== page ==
On a mountaintop, high above the Swiss resort of Verbier, 4,000 people are holding their breath. Their heads are all turned towards a spot on the shoulder of the Bec des Rosses, a 3,222m-high peak across the valley from their observation point; their eyes all focused on one, motionless, snowboarder.
Setting off from the summit seconds earlier, he had swept down the face, launching into the air from ripples in the snow and speeding through the vertical maze of rock bands and snowy couloirs. But then, he seemed to take a wrong turn, rushing towards a dead end, surrounded by rock walls and with only cliffs dropping away beneath. He slashed his board across the fall-line, coming to a shuddering halt, and now peers downwards as if unsure what to do next, a torrent of loose snow pouring over the rocks all around. Across the valley, the silent crowd feels a swell of tension, the thrill of the unfolding drama mixed with horror at the possibility of witnessing serious injury.
This is sport at its most immediate and visceral, a competition that brings the excitement of ski movies to a live audience. And while the Olympics are winding up this weekend, this event – the Freeride World Tour – is just hotting up. Competitors earn points through the winter at a series of events in Europe and North America. The next is at Snowbird, Utah, on March 1, followed by Revelstoke, Canada, on March 10, then the annual climax, in Verbier on March 22.
The format is simple: competitors (who can be men or women, skiers or snowboarders) climb to the top of a peak, then descend, one by one, being marked by a panel of judges on the difficulty of their line, speed, size of their jumps, fluidity, technical ability and style. Some are invited (former winners, or the stars of ski and snowboard movies), others earn a place by working their way up through the series of 50 qualifying events, from New Zealand to Scotland. Some are mountain guides, former downhill racers or ski jumpers, but this year one, Sascha Hamm, is a British property investment consultant who works four days a week in London then flies to the mountains every Thursday night.
“With Olympic events like slopestyle and half-pipe, the riders have a routine that they’ve practised for four years so they have it absolutely nailed,” Hamm told me last week. “With the FWT there are no practice runs – you can look at photographs of the peak, and examine it with binoculars, but then you just get one run. It’s spontaneous, a real expression of how you ride.”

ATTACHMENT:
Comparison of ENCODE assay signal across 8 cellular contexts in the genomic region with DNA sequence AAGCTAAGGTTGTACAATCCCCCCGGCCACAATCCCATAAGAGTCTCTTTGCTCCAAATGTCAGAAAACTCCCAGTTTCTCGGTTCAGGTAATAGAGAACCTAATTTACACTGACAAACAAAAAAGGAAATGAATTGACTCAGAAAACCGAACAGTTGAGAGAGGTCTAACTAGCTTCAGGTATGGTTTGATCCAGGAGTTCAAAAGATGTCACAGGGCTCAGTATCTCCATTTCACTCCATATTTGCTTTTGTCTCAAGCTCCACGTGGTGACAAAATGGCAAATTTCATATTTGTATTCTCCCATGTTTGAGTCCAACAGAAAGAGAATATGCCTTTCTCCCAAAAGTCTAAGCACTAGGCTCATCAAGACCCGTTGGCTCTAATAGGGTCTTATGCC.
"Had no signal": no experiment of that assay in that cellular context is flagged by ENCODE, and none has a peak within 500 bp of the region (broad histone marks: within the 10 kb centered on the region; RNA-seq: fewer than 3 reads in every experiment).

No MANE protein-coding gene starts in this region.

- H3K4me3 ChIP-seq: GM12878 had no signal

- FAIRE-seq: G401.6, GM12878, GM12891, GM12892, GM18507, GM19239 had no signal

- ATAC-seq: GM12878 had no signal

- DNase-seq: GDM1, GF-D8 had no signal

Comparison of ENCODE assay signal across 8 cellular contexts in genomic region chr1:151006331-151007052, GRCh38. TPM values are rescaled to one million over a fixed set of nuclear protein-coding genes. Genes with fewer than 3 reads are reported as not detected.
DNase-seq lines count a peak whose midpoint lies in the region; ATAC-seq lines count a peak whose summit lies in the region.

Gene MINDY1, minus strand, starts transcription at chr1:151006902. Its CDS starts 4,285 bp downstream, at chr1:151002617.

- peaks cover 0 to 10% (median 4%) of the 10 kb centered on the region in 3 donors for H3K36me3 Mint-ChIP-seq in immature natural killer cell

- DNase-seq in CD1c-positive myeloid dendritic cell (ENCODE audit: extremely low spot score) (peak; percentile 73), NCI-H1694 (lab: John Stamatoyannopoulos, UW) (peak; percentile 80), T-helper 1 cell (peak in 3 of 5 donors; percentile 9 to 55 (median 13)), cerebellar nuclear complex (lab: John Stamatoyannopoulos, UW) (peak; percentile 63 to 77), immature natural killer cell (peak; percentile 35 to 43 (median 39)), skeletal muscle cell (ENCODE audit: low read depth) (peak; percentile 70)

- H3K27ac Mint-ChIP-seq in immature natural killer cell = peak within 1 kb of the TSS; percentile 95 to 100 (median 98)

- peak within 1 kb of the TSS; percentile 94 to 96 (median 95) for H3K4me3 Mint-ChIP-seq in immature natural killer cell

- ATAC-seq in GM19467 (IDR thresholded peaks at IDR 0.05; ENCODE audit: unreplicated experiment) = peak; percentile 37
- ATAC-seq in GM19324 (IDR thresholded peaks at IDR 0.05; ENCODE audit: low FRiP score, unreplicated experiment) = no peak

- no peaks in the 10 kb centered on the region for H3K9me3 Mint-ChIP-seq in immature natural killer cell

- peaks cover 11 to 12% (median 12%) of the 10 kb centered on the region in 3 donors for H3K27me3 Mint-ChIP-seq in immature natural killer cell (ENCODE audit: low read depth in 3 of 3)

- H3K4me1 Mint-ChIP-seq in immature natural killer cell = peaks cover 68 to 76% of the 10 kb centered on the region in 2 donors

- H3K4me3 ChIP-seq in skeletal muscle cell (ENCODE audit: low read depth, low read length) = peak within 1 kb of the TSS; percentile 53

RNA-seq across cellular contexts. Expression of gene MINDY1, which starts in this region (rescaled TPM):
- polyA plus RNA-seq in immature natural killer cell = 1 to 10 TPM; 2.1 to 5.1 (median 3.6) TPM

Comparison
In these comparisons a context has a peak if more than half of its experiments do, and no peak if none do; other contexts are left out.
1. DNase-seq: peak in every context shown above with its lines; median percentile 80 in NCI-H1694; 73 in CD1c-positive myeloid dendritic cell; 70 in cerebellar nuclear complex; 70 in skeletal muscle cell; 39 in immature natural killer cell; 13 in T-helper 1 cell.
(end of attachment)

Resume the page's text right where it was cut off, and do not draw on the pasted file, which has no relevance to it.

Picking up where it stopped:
The competition traces its roots to the Swiss surfing team – “Rather like the Jamaican bobsleigh team!” Nicolas Hale-Woods, the tour’s European manager, tells me when we meet at last year’s Verbier event. Victorinox had sponsored the team (whose surfboards were painted to look like the red Swiss Army knives) and paid for them to make a movie about the links between surfing and snowboarding. The crew had begun filming on the Bec des Rosses when they noticed a crowd of spectators spontaneously gathering around the camera position to watch. “We realised then that we were on to something,” says Hale-Woods. Individual events grew into a tour, the advent of live internet streaming allowed it to reach an international home audience, and in 2012 European and US competitions were linked into one world series.
Verbier is a natural setting for the finale, with topography ideal for a large audience to watch the action and a reputation for steep off-piste terrain. But Verbier has been changing, rapidly moving upmarket so that its new designer boutiques, £100,000-a-week chalets and celebrity-backed restaurants feel at odds with the hardcore mountain above. In Courchevel, by comparison, the oligarchs can enjoy wide, flattering and immaculately groomed pistes.
This winter’s big news is the opening of a 123-room five-star, the W, the first ski property from the Starwood group’s youthful sub-brand and the clearest sign of Verbier’s shift from chalet accommodation to luxury hotels. “We’re at a turning point,” says Marcus Bratter, an Australian who came to Verbier in 1974 to work as a dishwasher, then stayed to become, first a ski instructor, then one of the resort’s leading restaurateurs and hoteliers. He predicts that Starwood’s global marketing reach will accelerate the resort’s move away from a mainly British to a more international clientele. “The big change is that we’ve been discovered by the jet set,” he says.
The W is an impressive development, including a complete remodelling of the once-scruffy area where the pistes arrive in town, but some will find it too big, glitzy and self-consciously modern. Bratter’s latest project, the 34-room hotel Cordée des Alpes, is more sophisticated and understated. A 1980s apartment block has been gutted and rebuilt, taking inspiration from the alpine hotels of a century ago. So the walls are a tactile natural mix of chalk and wax, the wooden shutters are larch, light switches are vintage Bakelite and bathrooms have handmade Zellige tiles. The heritage theme is worn lightly, though, and there’s a spa, swimming pool and a glamorous restaurant reminiscent of a Parisian bistro. “Sometimes I get sentimental about the old days but, at its core, Verbier remains the same,” says Bratter. “The most important person in the resort is still the best skier, not the guy with the biggest chalet.”
Back on the mountain, the snowboarder – a French former champion called Jonathan Charlet – shuffles forward, helicopter camera crews relaying every movement to big screens far below. Then, just as I start to suspect the helicopter will have to perform a rescue, Charlet lifts his feet and points his board defiantly downhill. He hops from rock to rock, scrubbing off speed on patches of snow then makes a huge jump to clear the final cliff, sending up a plume of white smoke. The crowd roars.